Didn't you ever wonder why creationists sell their theories to the general public rather than trying to get them published in scientific journals? They know that they have zero scientific validity, and any real scientist would see that. "Creation Theory" has no mechanism, therefore it is not a scientific theory. It isn't a question of whether it's a good theory or a bad one. It isn't a question of whether it's better than evolution theory or worse. It's the simple fact that Creation Theory does not fit the requirements of a scientific theory at all. From a scientific standpoint, there is no such thing as Creation Theory; the term is simply a misnomer that people have applied to an irrational religious belief.

[Editor's note: Don't creationists ever wonder why no scientist has ever submitted a formal research paper on this "creation theory?" They write for the consumption of the general public, not the consumption of the scientific community. Their idea of "research" is to try to cast public doubt upon known scientific theories rather than presenting a viable theory of their own]

The only thing Creationism requires that is hard to believe is that there is a being that is beyond the rules of time and space.

Since there is no evidence whatsoever that he exists, I would say that "hard to believe" is an understatement. Try "hopelessly irrational". Religion is irrational, while science is rational. That's simply the way it works. If you don't want to admit that, you're only being self-delusional.

I would have far more respect for a religionist who is willing to admit that religion is irrational, and perhaps even be proud of it, rather than playing your dishonest game of pretending that it has some rational underpinning. "Irrational" isn't necessarily bad. Love is hopelessly irrational, and what is life without love? A happy life requires more than strict rationality, but the same is not true of science.

[Editor's note: it may also be noteworthy that his statement contains some enormous leaps of faith. Even if we suppose that there is some being out there who exists outside of our universe and is not bound by its rules, how do we know that he can interfere in its operation? How do we know that he was responsible for the origins of life on this planet? Why is there no sign of his meddling, and why has it apparently ceased? Why should we assume that this entity bears any resemblance to the Judeo-Christian God, or has any intelligence at all? Why should we assume that it's just one entity? It is quite common for creationists to assume that if you can just get people to acknowledge that there might be something outside this universe, then everything else falls into place. However, that is an incredibly narrow minded viewpoint, and it betrays their dogmatic, unimaginative mindset]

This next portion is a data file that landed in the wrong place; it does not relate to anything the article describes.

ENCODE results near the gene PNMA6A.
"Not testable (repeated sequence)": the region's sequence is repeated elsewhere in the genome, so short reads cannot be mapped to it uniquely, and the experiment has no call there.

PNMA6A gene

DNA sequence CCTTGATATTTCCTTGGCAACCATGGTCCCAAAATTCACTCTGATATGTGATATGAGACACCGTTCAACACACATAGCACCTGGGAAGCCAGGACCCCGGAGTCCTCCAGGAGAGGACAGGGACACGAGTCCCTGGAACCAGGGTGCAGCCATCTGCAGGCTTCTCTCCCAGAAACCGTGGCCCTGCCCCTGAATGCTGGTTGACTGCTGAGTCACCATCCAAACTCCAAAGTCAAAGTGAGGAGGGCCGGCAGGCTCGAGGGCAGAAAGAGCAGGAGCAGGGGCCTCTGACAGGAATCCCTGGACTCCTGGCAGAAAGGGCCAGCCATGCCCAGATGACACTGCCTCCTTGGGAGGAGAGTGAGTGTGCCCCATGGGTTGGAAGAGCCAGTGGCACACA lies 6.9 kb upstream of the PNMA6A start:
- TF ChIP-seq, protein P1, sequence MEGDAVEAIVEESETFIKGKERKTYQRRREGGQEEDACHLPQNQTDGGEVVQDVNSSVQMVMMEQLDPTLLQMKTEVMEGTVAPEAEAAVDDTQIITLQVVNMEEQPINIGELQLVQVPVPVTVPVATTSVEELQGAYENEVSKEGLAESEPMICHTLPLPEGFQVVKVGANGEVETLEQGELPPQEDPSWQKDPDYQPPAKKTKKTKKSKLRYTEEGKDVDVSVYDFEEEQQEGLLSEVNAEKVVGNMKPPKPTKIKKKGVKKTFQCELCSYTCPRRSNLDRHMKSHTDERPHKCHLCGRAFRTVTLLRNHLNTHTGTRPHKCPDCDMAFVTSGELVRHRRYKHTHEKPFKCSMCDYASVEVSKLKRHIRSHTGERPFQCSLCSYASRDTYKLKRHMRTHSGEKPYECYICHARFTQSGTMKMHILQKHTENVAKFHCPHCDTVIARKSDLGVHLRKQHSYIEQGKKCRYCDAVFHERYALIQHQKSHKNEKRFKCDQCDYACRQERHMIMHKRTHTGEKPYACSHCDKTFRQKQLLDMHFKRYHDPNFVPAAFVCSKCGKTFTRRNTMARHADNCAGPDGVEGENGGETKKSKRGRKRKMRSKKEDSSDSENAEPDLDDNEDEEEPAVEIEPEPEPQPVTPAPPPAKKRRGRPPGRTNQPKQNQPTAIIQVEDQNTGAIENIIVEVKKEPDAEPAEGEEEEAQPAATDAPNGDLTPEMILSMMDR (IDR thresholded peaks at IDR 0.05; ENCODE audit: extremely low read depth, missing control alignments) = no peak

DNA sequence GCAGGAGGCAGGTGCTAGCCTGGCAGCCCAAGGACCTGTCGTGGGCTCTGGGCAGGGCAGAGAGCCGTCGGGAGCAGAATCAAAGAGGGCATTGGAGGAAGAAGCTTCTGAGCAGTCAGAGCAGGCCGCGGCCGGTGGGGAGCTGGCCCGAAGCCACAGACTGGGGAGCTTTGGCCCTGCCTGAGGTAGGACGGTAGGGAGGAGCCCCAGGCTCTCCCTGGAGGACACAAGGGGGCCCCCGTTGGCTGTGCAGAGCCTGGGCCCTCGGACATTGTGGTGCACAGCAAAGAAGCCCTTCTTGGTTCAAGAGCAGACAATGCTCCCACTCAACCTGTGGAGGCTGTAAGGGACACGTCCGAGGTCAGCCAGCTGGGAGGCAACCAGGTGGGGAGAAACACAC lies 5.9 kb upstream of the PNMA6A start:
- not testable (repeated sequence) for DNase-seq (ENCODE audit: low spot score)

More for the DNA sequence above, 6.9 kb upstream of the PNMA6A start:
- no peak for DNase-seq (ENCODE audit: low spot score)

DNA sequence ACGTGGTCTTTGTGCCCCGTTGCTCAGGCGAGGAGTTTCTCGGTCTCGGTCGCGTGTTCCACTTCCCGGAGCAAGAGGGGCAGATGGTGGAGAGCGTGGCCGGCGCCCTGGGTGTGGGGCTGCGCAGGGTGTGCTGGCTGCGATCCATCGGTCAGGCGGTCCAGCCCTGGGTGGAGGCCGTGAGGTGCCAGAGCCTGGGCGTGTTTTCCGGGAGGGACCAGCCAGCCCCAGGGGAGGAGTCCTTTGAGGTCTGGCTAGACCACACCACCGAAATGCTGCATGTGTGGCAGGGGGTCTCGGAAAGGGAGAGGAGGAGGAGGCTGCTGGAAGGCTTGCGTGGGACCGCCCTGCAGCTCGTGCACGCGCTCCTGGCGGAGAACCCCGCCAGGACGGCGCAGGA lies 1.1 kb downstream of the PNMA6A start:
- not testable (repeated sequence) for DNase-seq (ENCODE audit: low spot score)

Stephen Hawking and Albert Einstein believed that he was there.

More attempts to appeal to authority. Besides, they are totally fraudulent. Have you actually read Stephen Hawking's books? I have, and nowhere does he ever state faith in the Christian God. He makes vague reference to [a deist] God in some of his literature, but that's it. As a typical Christian egocentrist, you naturally assume this means he's talking about your God, and not any other concept of God. Some scientists like to think that the universe itself is God, complete with all of its rules and laws. Did you know this? Apparently not.

As for Einstein, consider the following quote: "It was, of course, a lie what you read about my religious convictions, a lie which is being systematically repeated. I do not believe in a personal God and I have never denied this but have expressed it clearly. If something is in me which can be called religious then it is the unbounded admiration for the structure of the world so far as our science can reveal it."- Albert Einstein, 1954, from Albert Einstein: The Human Side. You are grievously misrepresenting these men by assuming that they share your beliefs.

So, let us assume that there is a God who is beyond the rules of science.

That's the whole point, isn't it? God and science are mutually incompatible. You obviously know this to be true by describing God as something which is beyond the rules of science, yet you continue to dishonestly insist that there is some rational, scientific basis to your belief in him.

[Editor's note: if there was a divine being who routinely interfered in the operation of this universe, we would have seen some evidence of this interference by now. That is why most religious scientists are deists, like Hawking and Einstein: they believe that a God, if he exists, does not interfere in the operation of this universe, so all scientific discussion must concentrate on strictly natural mechanisms]

The question then changes. Instead of asking, "What can we glean from what we see?", we must ask how God relates to us.